FCC 2016

Dozens of companies have upgraded FMs from analog to digital and tied new multicast channels with FM translators to broadcast the list of available formats on the air in scores of markets. The Federal Communications Commission has yet to adopt a formal rule saying HD2 or HD3 stations can be relayed on translators, but in a new decision the Media Bureau reiterates its interim policy of allowing the practice to continue.

“We confirm that, generally, a licensee may use its additional digital bit rate capacity as it wishes, and is permitted to use FM translators to rebroadcast digital signals,” Audio Division chief Peter Doyle wrote in a decision, rejecting a North Carolina broadcasters’ challenge to the practice used by a cross-town operator. “The Commission has rejected arguments that rebroadcasting digital sub-channels over FM translators impermissibly creates ‘new FM stations’ in the subject market,” Doyle said.

The decade-old policy has been ad hoc since the Commission concluded in 2007 that a more complete record was needed before it adopted formal regulations on how HD sub-channels should be treated. Because those HD2 or HD3 signals serve “substantially the same area” as the main channel, the FCC has tentatively concluded the sub-channels meet the technical requirement that the translator fill-in programming of the FM they’re tied to.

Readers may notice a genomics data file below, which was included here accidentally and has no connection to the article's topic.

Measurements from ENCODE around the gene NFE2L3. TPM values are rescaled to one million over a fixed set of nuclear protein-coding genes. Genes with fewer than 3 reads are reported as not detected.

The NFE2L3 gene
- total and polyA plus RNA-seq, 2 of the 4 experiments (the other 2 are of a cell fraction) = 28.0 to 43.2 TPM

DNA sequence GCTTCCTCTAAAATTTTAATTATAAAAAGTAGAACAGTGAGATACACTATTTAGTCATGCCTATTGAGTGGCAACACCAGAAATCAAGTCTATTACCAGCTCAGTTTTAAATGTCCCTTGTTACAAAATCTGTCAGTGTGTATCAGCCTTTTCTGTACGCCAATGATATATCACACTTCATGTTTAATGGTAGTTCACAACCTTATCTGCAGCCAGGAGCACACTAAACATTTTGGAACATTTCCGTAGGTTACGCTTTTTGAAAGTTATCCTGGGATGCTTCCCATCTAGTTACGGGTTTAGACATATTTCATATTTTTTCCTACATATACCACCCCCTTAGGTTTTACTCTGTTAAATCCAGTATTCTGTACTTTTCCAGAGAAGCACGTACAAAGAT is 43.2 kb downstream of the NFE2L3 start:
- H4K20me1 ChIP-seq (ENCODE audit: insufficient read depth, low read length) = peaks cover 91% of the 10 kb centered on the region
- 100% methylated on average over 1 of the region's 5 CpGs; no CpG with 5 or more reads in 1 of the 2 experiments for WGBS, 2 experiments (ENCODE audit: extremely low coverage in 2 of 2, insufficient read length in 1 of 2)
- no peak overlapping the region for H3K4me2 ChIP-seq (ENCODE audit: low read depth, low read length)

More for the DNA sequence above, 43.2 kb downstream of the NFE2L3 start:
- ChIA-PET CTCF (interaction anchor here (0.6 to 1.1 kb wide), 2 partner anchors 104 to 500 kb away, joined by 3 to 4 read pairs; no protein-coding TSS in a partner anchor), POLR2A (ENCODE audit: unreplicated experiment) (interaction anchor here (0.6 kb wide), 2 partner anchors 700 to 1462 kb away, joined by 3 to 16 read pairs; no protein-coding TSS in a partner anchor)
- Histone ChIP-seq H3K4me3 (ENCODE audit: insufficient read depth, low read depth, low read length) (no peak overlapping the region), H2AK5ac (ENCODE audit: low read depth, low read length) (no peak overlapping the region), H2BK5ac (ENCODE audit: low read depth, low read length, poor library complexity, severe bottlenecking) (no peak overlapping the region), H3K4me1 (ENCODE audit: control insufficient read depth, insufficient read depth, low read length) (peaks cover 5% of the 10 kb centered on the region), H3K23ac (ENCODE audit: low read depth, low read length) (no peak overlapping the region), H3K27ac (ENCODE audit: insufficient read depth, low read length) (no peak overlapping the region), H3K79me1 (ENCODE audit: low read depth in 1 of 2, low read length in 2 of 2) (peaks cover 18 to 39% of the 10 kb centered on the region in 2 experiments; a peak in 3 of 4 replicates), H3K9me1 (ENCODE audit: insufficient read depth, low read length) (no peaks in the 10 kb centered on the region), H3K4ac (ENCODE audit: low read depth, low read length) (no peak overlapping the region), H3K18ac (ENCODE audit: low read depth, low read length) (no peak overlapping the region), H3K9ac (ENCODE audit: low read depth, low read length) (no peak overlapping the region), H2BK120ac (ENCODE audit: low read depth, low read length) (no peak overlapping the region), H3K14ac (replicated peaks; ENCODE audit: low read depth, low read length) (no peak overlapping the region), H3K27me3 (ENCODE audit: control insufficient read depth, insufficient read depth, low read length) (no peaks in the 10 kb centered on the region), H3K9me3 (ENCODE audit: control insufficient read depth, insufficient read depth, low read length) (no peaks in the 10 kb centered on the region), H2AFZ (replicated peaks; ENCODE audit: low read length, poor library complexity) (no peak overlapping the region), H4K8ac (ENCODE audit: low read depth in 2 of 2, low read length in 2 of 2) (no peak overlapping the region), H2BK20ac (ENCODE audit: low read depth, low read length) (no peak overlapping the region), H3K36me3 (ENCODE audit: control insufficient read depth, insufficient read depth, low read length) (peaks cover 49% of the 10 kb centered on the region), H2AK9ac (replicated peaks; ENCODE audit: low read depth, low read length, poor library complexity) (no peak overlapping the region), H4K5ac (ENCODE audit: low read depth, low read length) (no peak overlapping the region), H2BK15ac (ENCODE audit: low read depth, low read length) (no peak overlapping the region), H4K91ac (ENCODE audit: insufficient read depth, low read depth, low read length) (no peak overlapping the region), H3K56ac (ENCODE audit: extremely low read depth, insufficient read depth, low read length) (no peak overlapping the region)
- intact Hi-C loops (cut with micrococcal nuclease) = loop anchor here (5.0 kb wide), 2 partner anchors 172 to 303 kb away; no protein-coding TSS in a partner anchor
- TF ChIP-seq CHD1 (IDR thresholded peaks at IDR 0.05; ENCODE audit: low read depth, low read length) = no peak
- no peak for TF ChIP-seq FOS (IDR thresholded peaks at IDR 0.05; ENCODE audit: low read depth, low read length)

But Doyle does say that broadcasters must continue to provide details on coverage areas when they seek to rebroadcast the same sub-channel on more than one translator in a market to ensure that the plan complies with the FCC’s translator rules governing such things as the signal delivery and a technical need.

While the latest ruling may have some companies that have invested millions of dollars in digital equipment and securing translators breathing a sigh of relief, communications attorney David Oxenford said it doesn’t settle the matter for good. “This implies that the Commission could, at some point, change its current practice and adopt limits on the use of translators to rebroadcast HD sub-channels,” he wrote in a blog post, adding, “We have no reason to believe that any change in policy is imminent.”

The case that prompted the Media Bureau decision came to the FCC from the Raleigh-Durham, NC market, where Curtis Media Group has sought to relay HD sub-channels on the Cary, NC-licensed translator W228CZ at 93.5 FM and two Rolesville, NC translators: W251CA at 98.1 FM and W254AS at 98.7 FM. The move had FCC approval, but Triangle Access Broadcasting—the operator of low-power variety “Oak 93.5” WRLY-LP in Raleigh-Durham—filed a petition for reconsideration arguing in part that when FM spectrum is scarce the public interest isn’t served when identical programming is served on three signals. Triangle said Curtis was attempting to “create at least one de facto FM station via a network of translators.” But Curtis said that wasn’t the case, arguing relaying HD sub-channels doesn’t improperly “switch” the primary station being aired on the translator. The FCC sided with Curtis, and the sub-channels are again cleared to air on the translators.